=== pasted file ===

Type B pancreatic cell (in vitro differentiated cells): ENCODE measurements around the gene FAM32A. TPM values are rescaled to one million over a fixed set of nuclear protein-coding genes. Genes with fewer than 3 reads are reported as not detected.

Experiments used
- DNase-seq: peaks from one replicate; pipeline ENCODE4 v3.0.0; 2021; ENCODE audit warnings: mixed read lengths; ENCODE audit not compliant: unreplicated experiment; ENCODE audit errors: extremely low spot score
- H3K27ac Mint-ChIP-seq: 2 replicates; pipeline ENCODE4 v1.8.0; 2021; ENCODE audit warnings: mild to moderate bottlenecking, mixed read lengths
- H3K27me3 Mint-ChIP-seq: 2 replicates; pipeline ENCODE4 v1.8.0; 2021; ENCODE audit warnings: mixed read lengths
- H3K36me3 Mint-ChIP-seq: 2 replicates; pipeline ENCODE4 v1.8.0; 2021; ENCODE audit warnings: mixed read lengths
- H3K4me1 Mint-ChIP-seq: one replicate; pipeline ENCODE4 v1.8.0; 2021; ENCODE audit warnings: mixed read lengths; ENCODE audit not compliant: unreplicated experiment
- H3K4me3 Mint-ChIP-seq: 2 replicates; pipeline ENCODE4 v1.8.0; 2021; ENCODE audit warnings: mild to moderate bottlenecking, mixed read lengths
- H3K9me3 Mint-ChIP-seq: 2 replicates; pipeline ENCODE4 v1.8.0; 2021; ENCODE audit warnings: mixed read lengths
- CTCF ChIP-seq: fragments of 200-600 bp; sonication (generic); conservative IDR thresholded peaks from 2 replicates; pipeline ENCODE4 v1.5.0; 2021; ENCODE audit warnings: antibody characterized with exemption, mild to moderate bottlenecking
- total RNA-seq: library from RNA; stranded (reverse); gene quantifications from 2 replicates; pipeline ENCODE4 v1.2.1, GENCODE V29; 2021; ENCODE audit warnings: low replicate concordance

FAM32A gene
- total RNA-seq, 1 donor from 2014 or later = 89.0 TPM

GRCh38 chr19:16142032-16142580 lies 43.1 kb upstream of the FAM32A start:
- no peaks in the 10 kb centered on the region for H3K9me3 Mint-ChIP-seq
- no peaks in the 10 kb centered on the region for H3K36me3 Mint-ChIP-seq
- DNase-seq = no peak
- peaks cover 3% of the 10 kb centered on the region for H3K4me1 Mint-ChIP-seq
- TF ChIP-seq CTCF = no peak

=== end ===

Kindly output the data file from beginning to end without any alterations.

Type B pancreatic cell (in vitro differentiated cells): ENCODE measurements around the gene FAM32A. TPM values are rescaled to one million over a fixed set of nuclear protein-coding genes. Genes with fewer than 3 reads are reported as not detected.

Experiments used
- DNase-seq: peaks from one replicate; pipeline ENCODE4 v3.0.0; 2021; ENCODE audit warnings: mixed read lengths; ENCODE audit not compliant: unreplicated experiment; ENCODE audit errors: extremely low spot score
- H3K27ac Mint-ChIP-seq: 2 replicates; pipeline ENCODE4 v1.8.0; 2021; ENCODE audit warnings: mild to moderate bottlenecking, mixed read lengths
- H3K27me3 Mint-ChIP-seq: 2 replicates; pipeline ENCODE4 v1.8.0; 2021; ENCODE audit warnings: mixed read lengths
- H3K36me3 Mint-ChIP-seq: 2 replicates; pipeline ENCODE4 v1.8.0; 2021; ENCODE audit warnings: mixed read lengths
- H3K4me1 Mint-ChIP-seq: one replicate; pipeline ENCODE4 v1.8.0; 2021; ENCODE audit warnings: mixed read lengths; ENCODE audit not compliant: unreplicated experiment
- H3K4me3 Mint-ChIP-seq: 2 replicates; pipeline ENCODE4 v1.8.0; 2021; ENCODE audit warnings: mild to moderate bottlenecking, mixed read lengths
- H3K9me3 Mint-ChIP-seq: 2 replicates; pipeline ENCODE4 v1.8.0; 2021; ENCODE audit warnings: mixed read lengths
- CTCF ChIP-seq: fragments of 200-600 bp; sonication (generic); conservative IDR thresholded peaks from 2 replicates; pipeline ENCODE4 v1.5.0; 2021; ENCODE audit warnings: antibody characterized with exemption, mild to moderate bottlenecking
- total RNA-seq: library from RNA; stranded (reverse); gene quantifications from 2 replicates; pipeline ENCODE4 v1.2.1, GENCODE V29; 2021; ENCODE audit warnings: low replicate concordance

FAM32A gene
- total RNA-seq, 1 donor from 2014 or later = 89.0 TPM

GRCh38 chr19:16142032-16142580 lies 43.1 kb upstream of the FAM32A start:
- no peaks in the 10 kb centered on the region for H3K9me3 Mint-ChIP-seq
- no peaks in the 10 kb centered on the region for H3K36me3 Mint-ChIP-seq
- DNase-seq = no peak
- peaks cover 3% of the 10 kb centered on the region for H3K4me1 Mint-ChIP-seq
- TF ChIP-seq CTCF = no peak